In the News
United States Court of Appeals for the Fifth Circuit
On February 15, 2018, President Trump nominated Andrew S. Oldham to the Fifth Circuit Court of Appeals for the seat then held by Judge Edward Prado. In January 2018, Trump nominated Prado to be the U. S. Ambassador to Argentina; the Senate confirmed Prado on March 22, 2018. Prado was the only remaining Latino judge active on the Fifth Circuit. This is Trump’s fifth nominee to the Fifth Circuit since taking office last year.
Significantly, Oldham’s record paints a clear picture of an ideological warrior bent on curtailing critical rights and protections for everyday people. His nomination is entirely in keeping with the Trump Administration’s stated goal of appointing judges who will assist in tearing down health, safety and consumer protections and the federal agencies that create and enforce them.
At 39, Oldham is also the youngest person Trump has nominated for a seat on the circuit courts of appeals, which means that if confirmed, he could wield influence on the Fifth Circuit for three to four decades or more. This, too, is in keeping with the administration’s strategy of naming ever-younger individuals to the federal bench to cement in place a rightward tilt to our system of justice. Alliance for Justice strongly opposes Oldham’s confirmation.
The environment. Oldham repeatedly helped Texas join then-Oklahoma Attorney General Scott Pruitt in suing the Environmental Protection Agency (EPA) and undermining efforts to address climate change. Oldham even questioned the legitimacy of the EPA, saying: “One of the reasons why the administrative state is enraging, is not that you disagree with what the EPA does, although, I do disagree with a lot of what it does. That’s not the thing that makes it enraging. It’s the illegitimacy of it,” and “no one ever pauses to wonder about whether the entire edifice of both the Clean Power Plan and the agency that promulgated it is just utterly and fundamentally illegitimate.”
Workers and consumers. Oldham has questioned the legitimacy of safeguards protecting the public and consumers. Oldham was reportedly “heavily involved” in the “Texas Plan” to radically amend the U. S. Constitution and gut the enforcement of modern consumer, public health, and workplace protections: “What’s driving it from our perspective, from the Governor’s perspective and mine . . . is much deeper than that.” “It’s not that I disagree with a particular Department of Labor regulation or a particular IRS regulation. It is the entire existence of this edifice of administrative law is constitutionally suspect.”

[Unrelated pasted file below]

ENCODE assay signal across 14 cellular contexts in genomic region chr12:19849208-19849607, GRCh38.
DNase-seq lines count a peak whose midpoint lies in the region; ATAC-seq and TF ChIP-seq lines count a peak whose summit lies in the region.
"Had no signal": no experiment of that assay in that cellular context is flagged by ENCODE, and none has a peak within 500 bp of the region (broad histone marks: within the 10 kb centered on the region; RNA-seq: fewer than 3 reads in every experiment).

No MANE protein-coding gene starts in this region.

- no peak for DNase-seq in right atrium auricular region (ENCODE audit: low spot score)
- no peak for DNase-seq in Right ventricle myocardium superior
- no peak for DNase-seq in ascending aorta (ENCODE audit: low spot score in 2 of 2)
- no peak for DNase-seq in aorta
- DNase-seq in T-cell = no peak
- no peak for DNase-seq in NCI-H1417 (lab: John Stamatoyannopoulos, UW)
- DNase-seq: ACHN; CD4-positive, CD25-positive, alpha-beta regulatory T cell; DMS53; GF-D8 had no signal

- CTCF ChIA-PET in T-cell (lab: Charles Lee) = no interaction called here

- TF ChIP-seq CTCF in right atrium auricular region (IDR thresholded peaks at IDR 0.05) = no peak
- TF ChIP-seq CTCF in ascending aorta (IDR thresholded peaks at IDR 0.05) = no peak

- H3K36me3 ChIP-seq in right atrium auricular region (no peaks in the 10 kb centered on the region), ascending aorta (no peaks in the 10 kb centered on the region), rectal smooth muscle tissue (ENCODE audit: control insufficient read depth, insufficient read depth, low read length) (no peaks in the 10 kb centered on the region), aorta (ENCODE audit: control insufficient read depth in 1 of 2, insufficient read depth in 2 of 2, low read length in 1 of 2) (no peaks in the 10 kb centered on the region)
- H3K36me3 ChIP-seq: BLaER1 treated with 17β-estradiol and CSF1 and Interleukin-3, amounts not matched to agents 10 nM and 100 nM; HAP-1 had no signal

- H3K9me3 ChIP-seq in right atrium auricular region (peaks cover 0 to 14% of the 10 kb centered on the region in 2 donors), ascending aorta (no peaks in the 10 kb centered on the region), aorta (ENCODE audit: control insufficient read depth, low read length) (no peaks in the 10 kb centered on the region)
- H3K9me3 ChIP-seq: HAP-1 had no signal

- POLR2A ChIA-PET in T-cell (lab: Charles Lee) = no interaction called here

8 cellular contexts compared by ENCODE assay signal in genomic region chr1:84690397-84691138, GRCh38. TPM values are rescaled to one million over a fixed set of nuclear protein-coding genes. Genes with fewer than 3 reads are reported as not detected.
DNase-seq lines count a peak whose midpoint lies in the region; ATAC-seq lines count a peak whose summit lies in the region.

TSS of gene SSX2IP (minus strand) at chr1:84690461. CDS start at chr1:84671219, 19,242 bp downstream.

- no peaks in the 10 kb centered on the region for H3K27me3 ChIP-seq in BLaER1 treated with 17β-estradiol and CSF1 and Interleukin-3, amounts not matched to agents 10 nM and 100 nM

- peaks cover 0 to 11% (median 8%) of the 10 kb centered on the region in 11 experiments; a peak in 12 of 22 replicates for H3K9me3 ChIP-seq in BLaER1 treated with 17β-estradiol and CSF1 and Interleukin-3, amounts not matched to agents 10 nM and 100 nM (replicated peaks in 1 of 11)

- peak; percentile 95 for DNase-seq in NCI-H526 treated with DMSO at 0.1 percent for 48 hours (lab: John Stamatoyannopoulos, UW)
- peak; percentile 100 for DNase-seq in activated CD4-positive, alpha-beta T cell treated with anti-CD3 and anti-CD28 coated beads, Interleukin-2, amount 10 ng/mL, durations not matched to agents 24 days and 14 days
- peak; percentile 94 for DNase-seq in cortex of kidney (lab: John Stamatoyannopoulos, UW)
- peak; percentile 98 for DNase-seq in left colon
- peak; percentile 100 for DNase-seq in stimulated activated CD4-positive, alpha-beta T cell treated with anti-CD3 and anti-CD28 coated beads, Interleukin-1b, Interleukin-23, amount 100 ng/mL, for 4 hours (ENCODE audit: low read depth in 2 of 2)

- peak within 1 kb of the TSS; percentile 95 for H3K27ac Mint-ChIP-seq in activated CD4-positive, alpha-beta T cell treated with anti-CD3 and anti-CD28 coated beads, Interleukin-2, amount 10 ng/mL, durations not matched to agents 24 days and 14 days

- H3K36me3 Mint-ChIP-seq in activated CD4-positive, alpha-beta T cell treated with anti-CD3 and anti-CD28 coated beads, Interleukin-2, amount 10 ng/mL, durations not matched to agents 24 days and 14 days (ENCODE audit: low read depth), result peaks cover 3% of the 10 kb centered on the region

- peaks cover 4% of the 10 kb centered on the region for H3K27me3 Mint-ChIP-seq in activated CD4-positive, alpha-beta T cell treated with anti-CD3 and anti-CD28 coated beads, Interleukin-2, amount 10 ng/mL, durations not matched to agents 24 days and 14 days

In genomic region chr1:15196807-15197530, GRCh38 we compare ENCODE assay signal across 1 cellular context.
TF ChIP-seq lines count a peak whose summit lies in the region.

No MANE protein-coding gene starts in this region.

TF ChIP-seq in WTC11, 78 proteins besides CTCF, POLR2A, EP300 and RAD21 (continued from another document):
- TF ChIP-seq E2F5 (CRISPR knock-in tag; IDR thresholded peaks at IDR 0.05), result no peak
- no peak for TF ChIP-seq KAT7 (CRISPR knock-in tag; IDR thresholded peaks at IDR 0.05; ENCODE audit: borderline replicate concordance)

Dreamers and their parents. Oldham was the architect of Texas’s strategy to block the expansion of DACA to additional Dreamers and parents of U.S citizens or green card holders, across the country.
Gun safety. Oldham represented Texas in its fight against a California concealed carry law. He also argued that Texas concealed carry license holders should be able to carry firearms into some government buildings.
Civil rights. Oldham helped Texas sue to block the EEOC’s efforts to “Ban the Box” in hiring. He assisted in gutting the Voting Rights Act in Shelby County v. Holder while advocating for Texas’s controversial voter ID law, and also fought against fair housing protections for communities of color.
Reproductive rights. Oldham defended Texas’s extreme anti-abortion law, HB2, which the U.S. Supreme Court ultimately declared unconstitutional in Whole Woman’s Health v. Hellerstedt.
Health care. Oldham led Texas’s effort with 19 other states to strike down the Affordable Care Act.
Antitrust. Oldham argued that the modern day Sherman Act – a foundation of antitrust law and competition policy – is unconstitutional.